- On September 1, 2020, Sanofi released a media statement reporting the results from their RCT testing sarilumab in hospitalized adult patients with COVID-19 who may require ICU care (n=420 patients enrolled and randomized to receive either sarilumab IV at 200 or 400mg doses or placebo, both in addition to standard of care)Footnote 13. The authors reported no significant differences in time to improvement of two points or greater on a 7-point clinical scale or in percentage of patients alive at day 29 (data not released). The media report stated that treatment with sarilumab led to a numerical decrease in the duration of hospital stay as well as an acceleration in the time to improve clinical outcomes, as measured by a 2-point improvement from baseline on the aforementioned 7-point scale. While the trial did not report a survival benefit in the overall population, the press release reported a trend toward reduced mortality in patients critically ill with COVID-19. Actual treatment effects were not reportedFootnote 13.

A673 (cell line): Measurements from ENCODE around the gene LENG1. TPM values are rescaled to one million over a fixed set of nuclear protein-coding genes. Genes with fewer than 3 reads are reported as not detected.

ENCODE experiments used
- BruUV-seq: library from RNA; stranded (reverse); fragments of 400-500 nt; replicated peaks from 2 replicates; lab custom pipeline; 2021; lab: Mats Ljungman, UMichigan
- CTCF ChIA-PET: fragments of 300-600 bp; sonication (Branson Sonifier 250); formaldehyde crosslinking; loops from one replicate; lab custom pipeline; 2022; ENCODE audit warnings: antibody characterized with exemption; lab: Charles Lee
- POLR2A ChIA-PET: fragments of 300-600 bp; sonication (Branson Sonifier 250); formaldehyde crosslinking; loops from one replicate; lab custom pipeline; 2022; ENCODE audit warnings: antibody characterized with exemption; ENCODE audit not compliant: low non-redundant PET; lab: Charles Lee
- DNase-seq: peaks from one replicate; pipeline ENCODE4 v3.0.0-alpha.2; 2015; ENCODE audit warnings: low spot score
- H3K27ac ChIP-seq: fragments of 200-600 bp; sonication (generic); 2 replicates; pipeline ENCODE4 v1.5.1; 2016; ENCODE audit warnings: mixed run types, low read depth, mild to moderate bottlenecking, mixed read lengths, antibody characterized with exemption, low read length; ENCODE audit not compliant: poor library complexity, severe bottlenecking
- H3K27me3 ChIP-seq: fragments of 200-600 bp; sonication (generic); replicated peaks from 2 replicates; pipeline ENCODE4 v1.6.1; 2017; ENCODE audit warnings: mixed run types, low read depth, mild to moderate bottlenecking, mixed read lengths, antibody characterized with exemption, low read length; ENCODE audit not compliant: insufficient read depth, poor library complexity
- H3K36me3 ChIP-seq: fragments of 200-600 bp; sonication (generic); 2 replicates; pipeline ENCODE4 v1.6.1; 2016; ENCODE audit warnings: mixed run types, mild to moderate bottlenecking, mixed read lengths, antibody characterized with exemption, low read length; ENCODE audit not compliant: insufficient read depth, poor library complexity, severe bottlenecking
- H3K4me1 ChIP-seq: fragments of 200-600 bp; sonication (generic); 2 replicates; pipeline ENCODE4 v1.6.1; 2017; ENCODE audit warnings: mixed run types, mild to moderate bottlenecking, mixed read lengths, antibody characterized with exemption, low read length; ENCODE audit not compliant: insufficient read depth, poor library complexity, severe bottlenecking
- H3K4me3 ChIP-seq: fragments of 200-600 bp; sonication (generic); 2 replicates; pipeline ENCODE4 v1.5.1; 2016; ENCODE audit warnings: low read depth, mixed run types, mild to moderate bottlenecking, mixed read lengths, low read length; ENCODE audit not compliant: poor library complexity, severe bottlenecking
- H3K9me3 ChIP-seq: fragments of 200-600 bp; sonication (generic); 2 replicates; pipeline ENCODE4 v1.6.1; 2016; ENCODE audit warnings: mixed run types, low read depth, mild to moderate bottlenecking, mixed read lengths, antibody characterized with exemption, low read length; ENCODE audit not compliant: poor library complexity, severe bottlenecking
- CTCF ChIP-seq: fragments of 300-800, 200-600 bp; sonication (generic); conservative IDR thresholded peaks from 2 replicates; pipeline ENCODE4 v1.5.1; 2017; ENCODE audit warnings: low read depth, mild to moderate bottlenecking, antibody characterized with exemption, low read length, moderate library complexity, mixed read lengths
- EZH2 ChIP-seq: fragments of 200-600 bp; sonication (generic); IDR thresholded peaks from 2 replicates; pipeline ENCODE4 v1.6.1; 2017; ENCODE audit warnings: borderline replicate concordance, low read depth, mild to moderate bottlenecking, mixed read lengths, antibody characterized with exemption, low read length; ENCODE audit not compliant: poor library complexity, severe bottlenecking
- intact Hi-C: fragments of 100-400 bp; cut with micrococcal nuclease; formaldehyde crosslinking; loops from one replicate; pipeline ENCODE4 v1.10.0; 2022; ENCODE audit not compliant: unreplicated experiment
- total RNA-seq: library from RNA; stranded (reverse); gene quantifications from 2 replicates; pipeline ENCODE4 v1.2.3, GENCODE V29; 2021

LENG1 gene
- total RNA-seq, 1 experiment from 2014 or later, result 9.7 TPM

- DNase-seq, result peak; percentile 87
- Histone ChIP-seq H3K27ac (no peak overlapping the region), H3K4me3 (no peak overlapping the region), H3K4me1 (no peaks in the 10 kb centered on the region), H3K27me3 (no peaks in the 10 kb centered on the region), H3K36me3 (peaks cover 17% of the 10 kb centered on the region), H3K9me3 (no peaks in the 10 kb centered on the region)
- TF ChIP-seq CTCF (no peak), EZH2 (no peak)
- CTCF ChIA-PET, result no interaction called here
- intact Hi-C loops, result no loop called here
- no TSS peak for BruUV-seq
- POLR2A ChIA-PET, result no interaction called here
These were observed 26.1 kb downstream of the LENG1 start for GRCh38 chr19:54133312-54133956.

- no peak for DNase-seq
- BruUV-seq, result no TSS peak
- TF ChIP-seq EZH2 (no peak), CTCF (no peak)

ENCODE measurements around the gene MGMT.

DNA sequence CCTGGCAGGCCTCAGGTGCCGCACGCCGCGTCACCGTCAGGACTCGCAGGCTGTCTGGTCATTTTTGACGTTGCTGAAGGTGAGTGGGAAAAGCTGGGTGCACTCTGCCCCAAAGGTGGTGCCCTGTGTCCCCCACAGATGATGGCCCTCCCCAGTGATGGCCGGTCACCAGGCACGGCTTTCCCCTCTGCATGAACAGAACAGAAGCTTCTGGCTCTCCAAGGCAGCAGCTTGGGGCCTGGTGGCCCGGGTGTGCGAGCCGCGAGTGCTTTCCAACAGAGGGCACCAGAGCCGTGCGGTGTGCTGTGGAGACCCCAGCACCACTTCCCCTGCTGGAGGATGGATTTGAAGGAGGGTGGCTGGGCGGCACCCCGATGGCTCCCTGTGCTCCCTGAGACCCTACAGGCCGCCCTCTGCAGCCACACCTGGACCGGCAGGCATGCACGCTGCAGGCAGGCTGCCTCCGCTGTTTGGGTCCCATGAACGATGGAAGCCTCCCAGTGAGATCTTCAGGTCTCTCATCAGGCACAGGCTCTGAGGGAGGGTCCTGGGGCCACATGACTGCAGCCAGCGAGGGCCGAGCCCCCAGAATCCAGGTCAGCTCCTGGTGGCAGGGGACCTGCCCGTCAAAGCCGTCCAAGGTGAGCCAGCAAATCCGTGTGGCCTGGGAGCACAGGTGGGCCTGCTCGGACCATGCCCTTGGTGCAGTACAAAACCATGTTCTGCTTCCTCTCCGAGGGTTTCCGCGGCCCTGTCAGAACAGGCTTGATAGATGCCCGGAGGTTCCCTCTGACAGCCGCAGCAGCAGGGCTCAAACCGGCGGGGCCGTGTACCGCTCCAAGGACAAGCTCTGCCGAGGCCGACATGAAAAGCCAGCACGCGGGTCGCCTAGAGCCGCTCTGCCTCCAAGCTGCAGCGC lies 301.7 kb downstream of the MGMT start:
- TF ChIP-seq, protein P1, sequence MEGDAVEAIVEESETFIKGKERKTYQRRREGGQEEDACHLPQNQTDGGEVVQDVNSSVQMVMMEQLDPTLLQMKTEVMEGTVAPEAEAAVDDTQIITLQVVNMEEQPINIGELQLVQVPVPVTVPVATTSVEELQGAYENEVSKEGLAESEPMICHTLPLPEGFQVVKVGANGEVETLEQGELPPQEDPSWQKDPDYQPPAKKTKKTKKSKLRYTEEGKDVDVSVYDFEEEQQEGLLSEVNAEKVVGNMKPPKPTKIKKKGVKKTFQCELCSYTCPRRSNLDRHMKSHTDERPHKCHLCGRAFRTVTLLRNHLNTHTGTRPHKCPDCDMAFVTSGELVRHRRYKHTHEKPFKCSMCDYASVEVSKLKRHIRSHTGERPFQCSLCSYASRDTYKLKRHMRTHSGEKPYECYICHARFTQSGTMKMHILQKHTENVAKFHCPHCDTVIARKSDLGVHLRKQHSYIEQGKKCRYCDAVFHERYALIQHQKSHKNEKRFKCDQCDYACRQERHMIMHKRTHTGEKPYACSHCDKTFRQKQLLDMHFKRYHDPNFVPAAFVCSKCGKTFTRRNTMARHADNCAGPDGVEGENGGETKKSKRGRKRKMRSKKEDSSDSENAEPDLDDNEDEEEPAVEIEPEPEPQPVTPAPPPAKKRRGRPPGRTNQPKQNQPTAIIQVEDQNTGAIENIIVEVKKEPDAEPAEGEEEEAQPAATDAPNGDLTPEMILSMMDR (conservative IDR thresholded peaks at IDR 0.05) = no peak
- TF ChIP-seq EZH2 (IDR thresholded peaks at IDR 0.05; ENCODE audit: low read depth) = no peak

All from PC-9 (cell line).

- On April 27, 2020 and July 2 2020, Regeneron issued press releases on their Phase 2/3 trial testing Kevzara® (Sarilumab, 200 or 400mg single IV injection) in hospitalized patients with COVID-19Footnote 14Footnote 15. Preliminary findings from the Phase 2 portion of their trial indicated clinical benefit was specific to patients with critical illness, defined as patients requiring mechanical ventilation or high-flow oxygenation or treatment in ICUFootnote 14. The trial’s independent data monitoring committee recommended a protocol amendment for the Phase 3 portion of the trial to restrict patient enrolment to critical illness and limit dosing to 400mg. Trial sponsors later announced the Phase 3 portion of the trial (n=194 patients receiving mechanical ventilation at time of enrolment) did not meet its primary and key secondary endpointsFootnote 15. While no data were provided, the media report noted minor positive trends in patients who were on mechanical ventilation at baseline that were countered by negative trends in patients who were not, including the proportion of patients who died by day 29Footnote 15. These findings have not been released in a preprint or published in a peer-reviewed paper. Unlike the REMAP-CAP trialFootnote 1, the sarilumab trial did not specify timing of treatment relative to initiation of respiratory support. It is unclear if the differences observed in the mortality results of these trials as compared to REMAP-CAP reflect differences in population and study design (e.g., treatment timing or disease severity, or differences in how the primary outcomes were measured), or bias/confounding in any of the three trialsFootnote 1Footnote 13Footnote 14Footnote 15.